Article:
Thursday, September 21, 2017

Leaves of Glass: Daguerrotype to IPhone X

Portrait of Abraham Lincoln made by Nicholas H. Shepherd 1846
Author of today's blog post:  
 Emily V., Hunter College

This daguerrotype is the first photograph of the future President Abraham Lincoln, taken in 1846. In this early form of photography, images were produced on a silver coated plate. The images were very fragile and had to be protected with a glass covering. As the process of taking photographs evolved, inventors used, alternately, glass plates and tin plates, being able to produce images on less fragile and less expensive surfaces.  Taking a photo continuously became more accessible and affordable. George Eastman with his company, Kodak, created a camera that required a roll of film - a much more user friendly and portable device, in the year 1888.

 Photo from

By 1900, Kodak came out with a camera aiming to make photography even more affordable, at $1 for the price of a Brownie camera, and $.15 per roll of film.

The first digital camera was introduced in 1991. You can see how large it is – it is NOT what springs to mind when asked today about taking digital photos.

So when I came across a commercial for a new photo service, I thought I had stepped back in time; please take a look at this:

The future of photographic display
Fractures are different from traditional pictures and frames. Instead of printing on paper, we print directly on glass. Instead of separating the picture, frame, and mount, a Fracture combines all three into a beautiful, lasting, final product.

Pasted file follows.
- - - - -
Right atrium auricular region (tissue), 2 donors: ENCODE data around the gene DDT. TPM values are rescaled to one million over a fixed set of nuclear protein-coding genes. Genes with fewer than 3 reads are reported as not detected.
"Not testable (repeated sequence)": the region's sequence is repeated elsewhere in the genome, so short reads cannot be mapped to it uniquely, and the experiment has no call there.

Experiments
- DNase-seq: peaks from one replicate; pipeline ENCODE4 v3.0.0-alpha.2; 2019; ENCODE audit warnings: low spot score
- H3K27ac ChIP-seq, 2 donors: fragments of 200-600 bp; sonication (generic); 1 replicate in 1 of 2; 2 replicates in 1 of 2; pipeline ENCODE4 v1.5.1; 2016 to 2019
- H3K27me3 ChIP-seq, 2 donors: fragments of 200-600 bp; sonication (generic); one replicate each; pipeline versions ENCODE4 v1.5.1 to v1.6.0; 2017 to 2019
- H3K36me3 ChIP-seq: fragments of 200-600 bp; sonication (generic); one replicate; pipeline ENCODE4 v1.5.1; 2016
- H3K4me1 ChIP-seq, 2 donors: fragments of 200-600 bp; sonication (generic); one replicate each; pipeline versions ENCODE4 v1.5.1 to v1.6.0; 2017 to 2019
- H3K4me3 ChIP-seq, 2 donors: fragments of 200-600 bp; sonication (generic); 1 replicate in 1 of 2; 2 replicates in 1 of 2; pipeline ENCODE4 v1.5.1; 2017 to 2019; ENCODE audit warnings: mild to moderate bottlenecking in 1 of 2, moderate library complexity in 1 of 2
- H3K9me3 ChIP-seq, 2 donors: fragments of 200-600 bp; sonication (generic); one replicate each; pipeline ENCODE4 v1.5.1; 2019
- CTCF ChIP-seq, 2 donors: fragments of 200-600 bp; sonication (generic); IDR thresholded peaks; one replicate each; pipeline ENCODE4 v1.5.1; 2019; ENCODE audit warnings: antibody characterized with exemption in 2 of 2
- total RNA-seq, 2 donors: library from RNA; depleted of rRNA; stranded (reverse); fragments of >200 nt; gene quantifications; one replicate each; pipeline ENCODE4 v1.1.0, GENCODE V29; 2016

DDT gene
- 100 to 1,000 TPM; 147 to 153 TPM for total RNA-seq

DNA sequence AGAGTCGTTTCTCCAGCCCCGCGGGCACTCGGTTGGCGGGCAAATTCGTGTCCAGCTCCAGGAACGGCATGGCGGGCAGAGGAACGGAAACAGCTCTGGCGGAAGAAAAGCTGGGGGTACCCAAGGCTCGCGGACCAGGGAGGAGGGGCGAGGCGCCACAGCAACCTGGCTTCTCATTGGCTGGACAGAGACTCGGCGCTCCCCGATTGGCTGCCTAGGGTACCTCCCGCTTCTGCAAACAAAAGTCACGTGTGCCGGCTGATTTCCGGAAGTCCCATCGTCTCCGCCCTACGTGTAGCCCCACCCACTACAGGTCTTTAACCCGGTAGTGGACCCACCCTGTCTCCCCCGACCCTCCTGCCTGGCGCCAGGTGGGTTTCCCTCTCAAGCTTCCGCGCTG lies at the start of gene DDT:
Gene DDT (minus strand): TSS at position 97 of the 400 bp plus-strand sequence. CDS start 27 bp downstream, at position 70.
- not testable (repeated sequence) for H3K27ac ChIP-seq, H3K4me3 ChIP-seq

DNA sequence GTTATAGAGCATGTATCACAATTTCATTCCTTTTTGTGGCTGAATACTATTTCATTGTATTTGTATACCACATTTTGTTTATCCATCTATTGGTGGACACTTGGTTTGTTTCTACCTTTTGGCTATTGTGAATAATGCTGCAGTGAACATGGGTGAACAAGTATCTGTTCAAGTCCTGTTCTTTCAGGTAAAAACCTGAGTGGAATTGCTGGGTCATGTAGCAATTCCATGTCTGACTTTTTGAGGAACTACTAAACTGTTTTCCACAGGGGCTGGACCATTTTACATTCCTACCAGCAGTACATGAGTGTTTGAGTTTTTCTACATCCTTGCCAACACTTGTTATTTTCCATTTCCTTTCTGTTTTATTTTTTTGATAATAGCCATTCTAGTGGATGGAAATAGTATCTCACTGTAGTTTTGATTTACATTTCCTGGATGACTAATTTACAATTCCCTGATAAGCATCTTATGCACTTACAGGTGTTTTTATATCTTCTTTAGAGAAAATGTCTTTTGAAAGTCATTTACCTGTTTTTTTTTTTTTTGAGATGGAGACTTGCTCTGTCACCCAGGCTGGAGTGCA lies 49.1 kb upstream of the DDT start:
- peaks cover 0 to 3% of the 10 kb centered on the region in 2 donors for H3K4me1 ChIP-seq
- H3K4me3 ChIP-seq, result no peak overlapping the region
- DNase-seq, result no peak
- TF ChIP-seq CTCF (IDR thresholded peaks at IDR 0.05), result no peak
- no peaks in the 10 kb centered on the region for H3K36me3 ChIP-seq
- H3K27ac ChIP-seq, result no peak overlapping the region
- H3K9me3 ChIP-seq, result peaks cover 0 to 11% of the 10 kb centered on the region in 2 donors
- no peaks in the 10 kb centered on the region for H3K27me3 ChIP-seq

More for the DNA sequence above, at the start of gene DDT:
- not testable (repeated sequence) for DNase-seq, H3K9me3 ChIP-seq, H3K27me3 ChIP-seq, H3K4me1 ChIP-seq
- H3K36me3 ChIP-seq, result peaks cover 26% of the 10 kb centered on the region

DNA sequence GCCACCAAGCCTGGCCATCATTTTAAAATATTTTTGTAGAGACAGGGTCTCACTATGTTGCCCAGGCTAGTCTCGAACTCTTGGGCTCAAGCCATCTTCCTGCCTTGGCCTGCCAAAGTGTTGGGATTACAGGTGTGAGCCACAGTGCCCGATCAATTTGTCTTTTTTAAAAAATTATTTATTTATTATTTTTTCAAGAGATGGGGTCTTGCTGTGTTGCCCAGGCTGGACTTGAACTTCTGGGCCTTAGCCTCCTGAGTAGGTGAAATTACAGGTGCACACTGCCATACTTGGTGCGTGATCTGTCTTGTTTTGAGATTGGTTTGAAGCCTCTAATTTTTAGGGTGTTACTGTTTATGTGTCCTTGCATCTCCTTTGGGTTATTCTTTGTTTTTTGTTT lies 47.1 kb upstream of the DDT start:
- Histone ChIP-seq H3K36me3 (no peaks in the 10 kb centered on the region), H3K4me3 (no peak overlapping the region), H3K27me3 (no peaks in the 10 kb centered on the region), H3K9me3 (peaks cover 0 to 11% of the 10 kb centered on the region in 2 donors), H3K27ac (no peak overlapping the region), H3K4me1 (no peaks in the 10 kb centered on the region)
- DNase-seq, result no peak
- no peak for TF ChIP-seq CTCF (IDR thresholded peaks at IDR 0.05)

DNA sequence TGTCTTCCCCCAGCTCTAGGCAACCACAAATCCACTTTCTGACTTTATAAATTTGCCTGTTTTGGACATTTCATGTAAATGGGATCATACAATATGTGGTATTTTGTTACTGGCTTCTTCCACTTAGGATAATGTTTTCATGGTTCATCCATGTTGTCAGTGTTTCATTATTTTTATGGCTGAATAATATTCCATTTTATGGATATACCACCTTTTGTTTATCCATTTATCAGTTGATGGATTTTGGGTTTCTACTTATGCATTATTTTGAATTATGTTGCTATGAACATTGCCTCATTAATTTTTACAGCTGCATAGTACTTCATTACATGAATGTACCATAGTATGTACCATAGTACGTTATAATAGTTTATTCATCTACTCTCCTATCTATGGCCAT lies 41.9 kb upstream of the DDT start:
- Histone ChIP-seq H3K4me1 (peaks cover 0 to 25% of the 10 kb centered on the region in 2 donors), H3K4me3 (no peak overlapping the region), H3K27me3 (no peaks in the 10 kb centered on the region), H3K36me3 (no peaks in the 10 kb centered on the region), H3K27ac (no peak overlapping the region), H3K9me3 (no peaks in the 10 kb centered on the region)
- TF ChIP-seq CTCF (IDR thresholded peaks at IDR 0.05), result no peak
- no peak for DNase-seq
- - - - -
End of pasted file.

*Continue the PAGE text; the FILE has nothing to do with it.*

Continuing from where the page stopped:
For the full website, please see :

In brief, this service is offering to print your photos onto glass, then ship them to you with a hole in the back and a screw so you can hang it up. 

Interesting, huh?  And what also is of particular interest is the verbiage I am copying here, also on the same webpage:

Do more with your pictures

Taking pictures is great. Printing pictures can be time consuming, overwhelming, and not all that fun. Fracture was founded around a simple idea: there should be a better way to print and display your photos.

What does this mean?  I thought taking pictures on glass was something we were trying to get away from?  I thought printing photos on paper was faster and better?

And in juxtaposition, I also want to point out the latest in user-friendly photography: the iPhone X.

“These are the coolest features of the new iPhone X”

With a completely glassed front and back, this iPhone has upgraded camera capabilities allowing one to take improved selfies and more professional portraits with depth, shading and nuance. And the price: around $1,000.

Has technology really come full circle?  Or is this all the consolidated effort of marketing teams?

Would you pay to have your photos printed on glass and shipped to you? Is this a return to fragility or something else?

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